It will soon be six months since I had my life changing hip replacement surgery. If you were to see me jumping around now, you’d never imagine that the day after surgery I could only move my toes.
One of the reasons I had such a good recovery was yoga. On the morning of my surgery, I got onto my yoga mat and did a farewell yoga practice. I knew I wouldn’t be able to practice yoga for a long time. I cried as I thanked and said goodbye to my unaltered body; soon there would be a titanium and ceramic prosthesis inside of me. I said good bye to certain poses I would never be able to do again, like the child’s pose, one of the most basic, delicious poses in yoga. Apparently, a new hip doesn’t like the geometry of this pose.
I can hear the followers of Camp Liza canceling their subscriptions as I write. Because who wants to read about death? The fact is, if you think about death, like the Buddhists do, you will live ever so much a more beautiful, rich life. And we all want that.
So today, let’s think about death.
This post is inspired by the accidental death of a friend last week. It was a day like any other. An artist, he went to work. A big machine fell on him. Yup.
One day last week I cried so much I had to drink tall glasses of water for the rest of the day to rehydrate myself. I cried for different things that both were and weren’t happening to me. I won’t bore you with my “stuff.” I’m sure you have your own.
I invoked Tony Robbins’ “90 second rule” — but I turned it into a four hour rule, because 90 seconds seemed a little too short for me (haha). The 90 second rule is to let yourself feel your pain, sorrow, suffering for 90 seconds.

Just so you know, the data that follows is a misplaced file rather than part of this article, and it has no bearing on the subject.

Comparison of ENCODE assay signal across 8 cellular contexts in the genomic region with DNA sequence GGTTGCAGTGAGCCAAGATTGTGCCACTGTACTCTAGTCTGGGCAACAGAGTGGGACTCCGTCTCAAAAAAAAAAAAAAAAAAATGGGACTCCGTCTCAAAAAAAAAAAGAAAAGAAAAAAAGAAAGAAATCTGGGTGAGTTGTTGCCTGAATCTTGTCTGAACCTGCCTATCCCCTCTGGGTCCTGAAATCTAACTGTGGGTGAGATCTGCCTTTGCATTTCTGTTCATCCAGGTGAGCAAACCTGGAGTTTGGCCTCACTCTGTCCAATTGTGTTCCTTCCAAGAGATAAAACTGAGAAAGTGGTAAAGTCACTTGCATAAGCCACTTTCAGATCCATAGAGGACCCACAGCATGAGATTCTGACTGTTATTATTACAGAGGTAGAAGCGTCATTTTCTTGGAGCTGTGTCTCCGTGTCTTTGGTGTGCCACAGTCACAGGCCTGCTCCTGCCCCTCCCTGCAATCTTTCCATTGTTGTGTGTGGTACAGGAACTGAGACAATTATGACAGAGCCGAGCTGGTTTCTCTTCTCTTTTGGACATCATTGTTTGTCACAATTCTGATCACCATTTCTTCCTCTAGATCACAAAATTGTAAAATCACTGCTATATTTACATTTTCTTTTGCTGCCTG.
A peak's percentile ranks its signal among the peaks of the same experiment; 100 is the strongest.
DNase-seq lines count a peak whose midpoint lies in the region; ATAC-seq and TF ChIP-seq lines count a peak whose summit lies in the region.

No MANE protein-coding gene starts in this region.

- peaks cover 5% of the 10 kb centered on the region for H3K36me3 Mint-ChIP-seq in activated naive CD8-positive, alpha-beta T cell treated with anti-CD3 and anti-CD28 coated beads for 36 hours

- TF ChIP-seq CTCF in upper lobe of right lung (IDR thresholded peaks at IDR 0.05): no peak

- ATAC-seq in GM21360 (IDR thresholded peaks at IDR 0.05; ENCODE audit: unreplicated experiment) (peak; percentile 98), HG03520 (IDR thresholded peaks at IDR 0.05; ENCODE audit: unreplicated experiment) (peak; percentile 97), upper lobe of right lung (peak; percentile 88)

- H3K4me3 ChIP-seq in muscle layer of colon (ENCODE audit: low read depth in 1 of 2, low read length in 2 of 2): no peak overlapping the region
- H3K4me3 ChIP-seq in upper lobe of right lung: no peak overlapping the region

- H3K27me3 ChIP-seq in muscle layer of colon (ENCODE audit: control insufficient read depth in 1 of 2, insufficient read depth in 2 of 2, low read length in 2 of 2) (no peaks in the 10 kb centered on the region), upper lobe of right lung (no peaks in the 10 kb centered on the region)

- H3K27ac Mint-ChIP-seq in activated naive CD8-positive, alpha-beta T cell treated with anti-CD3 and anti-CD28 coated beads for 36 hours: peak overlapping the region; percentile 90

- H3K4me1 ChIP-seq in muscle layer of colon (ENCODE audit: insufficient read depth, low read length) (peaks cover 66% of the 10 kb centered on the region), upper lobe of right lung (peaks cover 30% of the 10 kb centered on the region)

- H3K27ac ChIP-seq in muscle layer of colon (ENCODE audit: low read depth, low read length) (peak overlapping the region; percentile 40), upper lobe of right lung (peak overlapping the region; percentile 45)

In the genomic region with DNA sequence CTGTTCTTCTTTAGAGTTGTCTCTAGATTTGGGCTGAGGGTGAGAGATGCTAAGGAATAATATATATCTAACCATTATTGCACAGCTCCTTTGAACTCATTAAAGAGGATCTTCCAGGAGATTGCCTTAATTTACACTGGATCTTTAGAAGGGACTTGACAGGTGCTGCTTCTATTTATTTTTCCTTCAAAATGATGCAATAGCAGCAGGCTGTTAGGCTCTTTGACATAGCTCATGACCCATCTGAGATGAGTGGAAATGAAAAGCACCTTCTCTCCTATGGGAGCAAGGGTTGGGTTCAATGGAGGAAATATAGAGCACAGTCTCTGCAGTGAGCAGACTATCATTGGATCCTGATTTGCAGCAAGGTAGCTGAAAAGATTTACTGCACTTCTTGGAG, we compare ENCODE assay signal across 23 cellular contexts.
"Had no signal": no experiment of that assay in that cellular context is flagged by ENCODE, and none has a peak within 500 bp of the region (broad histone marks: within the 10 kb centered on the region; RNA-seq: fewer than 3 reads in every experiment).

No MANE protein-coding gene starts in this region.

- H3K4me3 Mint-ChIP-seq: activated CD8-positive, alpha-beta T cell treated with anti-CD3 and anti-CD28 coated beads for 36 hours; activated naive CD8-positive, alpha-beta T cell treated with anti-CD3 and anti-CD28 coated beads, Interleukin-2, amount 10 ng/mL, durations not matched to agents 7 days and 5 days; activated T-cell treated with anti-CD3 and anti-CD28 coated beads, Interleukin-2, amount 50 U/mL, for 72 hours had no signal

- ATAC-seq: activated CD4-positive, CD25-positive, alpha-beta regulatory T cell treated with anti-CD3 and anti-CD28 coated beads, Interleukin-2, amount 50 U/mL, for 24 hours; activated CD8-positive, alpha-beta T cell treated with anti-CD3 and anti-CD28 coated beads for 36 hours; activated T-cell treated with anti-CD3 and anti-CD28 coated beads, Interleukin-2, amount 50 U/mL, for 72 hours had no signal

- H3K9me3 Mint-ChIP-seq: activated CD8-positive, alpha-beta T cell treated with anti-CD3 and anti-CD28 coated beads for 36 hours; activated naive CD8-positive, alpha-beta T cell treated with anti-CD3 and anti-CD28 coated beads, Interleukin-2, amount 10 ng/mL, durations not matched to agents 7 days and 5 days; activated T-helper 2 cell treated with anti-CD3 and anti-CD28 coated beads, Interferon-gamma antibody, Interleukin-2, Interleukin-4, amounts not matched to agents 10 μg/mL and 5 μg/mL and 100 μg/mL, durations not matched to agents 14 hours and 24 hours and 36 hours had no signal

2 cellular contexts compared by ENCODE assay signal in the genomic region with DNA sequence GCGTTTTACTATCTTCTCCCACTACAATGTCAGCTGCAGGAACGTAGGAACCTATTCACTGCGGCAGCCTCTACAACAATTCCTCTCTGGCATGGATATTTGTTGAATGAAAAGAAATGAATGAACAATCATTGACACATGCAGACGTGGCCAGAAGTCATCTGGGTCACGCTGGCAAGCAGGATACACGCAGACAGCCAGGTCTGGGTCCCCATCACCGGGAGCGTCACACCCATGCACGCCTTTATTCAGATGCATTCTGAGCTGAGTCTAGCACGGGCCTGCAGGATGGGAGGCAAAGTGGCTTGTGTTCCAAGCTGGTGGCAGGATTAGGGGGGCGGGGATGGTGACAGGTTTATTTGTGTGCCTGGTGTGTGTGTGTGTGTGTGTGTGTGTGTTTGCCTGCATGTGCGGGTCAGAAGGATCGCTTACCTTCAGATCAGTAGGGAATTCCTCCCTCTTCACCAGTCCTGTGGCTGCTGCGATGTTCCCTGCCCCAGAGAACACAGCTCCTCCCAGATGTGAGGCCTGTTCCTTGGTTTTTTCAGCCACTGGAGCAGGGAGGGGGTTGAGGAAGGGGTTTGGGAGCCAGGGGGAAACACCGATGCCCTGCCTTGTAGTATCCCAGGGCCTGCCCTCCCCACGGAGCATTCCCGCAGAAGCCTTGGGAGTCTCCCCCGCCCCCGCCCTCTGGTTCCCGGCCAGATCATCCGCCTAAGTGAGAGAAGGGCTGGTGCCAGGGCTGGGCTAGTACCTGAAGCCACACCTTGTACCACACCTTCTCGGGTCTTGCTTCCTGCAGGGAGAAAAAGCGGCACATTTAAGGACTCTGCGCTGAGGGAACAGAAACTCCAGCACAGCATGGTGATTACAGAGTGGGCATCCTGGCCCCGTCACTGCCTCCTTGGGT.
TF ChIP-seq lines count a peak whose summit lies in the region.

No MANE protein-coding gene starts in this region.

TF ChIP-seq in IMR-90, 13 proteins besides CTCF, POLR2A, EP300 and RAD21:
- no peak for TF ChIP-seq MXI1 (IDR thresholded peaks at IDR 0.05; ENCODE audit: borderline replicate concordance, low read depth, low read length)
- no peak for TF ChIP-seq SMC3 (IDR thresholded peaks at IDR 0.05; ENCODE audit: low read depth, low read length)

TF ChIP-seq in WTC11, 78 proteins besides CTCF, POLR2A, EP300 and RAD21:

Lately, fear has crept into my life. I can’t pinpoint exactly when, why, where or how. I never used to be a fearful person.
When I was younger, I’d make a plan and go for it. Move to New York and go to grad school? Yes! Quit my job and start a business? Yes! Move to a foreign country to write a novel? Yes! Marry a foreigner? Be the founder of the Merida English Library? Yes and yes!
You all know how I feel about tropical Christmas. I wrote about it last year. In general, I take comfort in traditions. The ease of cooking Thanksgiving dinner, menu always the same. The cherished Christmas ornaments that I pull out of the box each year. The Easter ham. The Fourth of July barbecue. But this year with the holiday season in full swing, I’m feeling the season in a different way. [Read more…]
If you are getting tired of reading The Dengue Diaries, imagine how I feel living it. This painting captures, for me, the peace and yes, somewhat desultory nature of being sick alone. Perhaps the dog is enjoying a cozy nap, but there is a moment of utter solitude in this picture which speaks to me right now. [Read more…]
In the grand scheme of life, dengue and chinkungunya are nothing. Pfft! There are truly horrible things that people suffer with and die from. Bottom line: it’s not cancer. I’ve lost count of the weeks. It doesn’t matter anymore. I really wish people would stop asking, “Are you still sick?” in an annoyed tone, meaning, haven’t you gotten over it yet? Followed by a grudging, “Well, you look good.” My reply? “I hope you never get dengue or chinkungunya.” [Read more…]
This is the view from my third week of dengue, still in the house, on the couch. Surrender is the hot button on the internet, the “new” cure for all that ails you. But it’s an age old, traditional Zen concept. Some people say surrender, others say acceptance. Surrender seems more active, there is movement, a letting go. Whilst acceptance seems like sitting back, chilling. [Read more…]